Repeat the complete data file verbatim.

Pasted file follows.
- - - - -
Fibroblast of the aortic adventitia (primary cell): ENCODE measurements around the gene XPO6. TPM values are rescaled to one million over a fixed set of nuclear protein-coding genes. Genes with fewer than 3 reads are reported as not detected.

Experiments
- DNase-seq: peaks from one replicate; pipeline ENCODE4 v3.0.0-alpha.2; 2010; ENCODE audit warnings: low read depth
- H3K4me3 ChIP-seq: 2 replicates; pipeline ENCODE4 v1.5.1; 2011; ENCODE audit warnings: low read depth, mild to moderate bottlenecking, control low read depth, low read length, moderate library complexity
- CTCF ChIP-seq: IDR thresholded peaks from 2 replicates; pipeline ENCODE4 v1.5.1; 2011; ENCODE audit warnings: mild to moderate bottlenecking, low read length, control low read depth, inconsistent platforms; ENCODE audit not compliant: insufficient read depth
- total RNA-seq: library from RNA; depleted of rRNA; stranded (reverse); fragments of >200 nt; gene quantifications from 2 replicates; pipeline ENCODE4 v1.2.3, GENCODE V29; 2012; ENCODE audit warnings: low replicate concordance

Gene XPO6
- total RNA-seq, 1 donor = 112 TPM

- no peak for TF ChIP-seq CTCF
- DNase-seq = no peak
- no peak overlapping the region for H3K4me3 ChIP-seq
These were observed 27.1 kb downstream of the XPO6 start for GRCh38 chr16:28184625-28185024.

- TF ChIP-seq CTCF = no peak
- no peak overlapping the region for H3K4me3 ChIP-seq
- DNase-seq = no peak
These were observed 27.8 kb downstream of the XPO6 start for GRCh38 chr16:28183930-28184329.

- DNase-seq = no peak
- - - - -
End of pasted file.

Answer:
Fibroblast of the aortic adventitia (primary cell): ENCODE measurements around the gene XPO6. TPM values are rescaled to one million over a fixed set of nuclear protein-coding genes. Genes with fewer than 3 reads are reported as not detected.

Experiments
- DNase-seq: peaks from one replicate; pipeline ENCODE4 v3.0.0-alpha.2; 2010; ENCODE audit warnings: low read depth
- H3K4me3 ChIP-seq: 2 replicates; pipeline ENCODE4 v1.5.1; 2011; ENCODE audit warnings: low read depth, mild to moderate bottlenecking, control low read depth, low read length, moderate library complexity
- CTCF ChIP-seq: IDR thresholded peaks from 2 replicates; pipeline ENCODE4 v1.5.1; 2011; ENCODE audit warnings: mild to moderate bottlenecking, low read length, control low read depth, inconsistent platforms; ENCODE audit not compliant: insufficient read depth
- total RNA-seq: library from RNA; depleted of rRNA; stranded (reverse); fragments of >200 nt; gene quantifications from 2 replicates; pipeline ENCODE4 v1.2.3, GENCODE V29; 2012; ENCODE audit warnings: low replicate concordance

Gene XPO6
- total RNA-seq, 1 donor = 112 TPM

- no peak for TF ChIP-seq CTCF
- DNase-seq = no peak
- no peak overlapping the region for H3K4me3 ChIP-seq
These were observed 27.1 kb downstream of the XPO6 start for GRCh38 chr16:28184625-28185024.

- TF ChIP-seq CTCF = no peak
- no peak overlapping the region for H3K4me3 ChIP-seq
- DNase-seq = no peak
These were observed 27.8 kb downstream of the XPO6 start for GRCh38 chr16:28183930-28184329.

- DNase-seq = no peak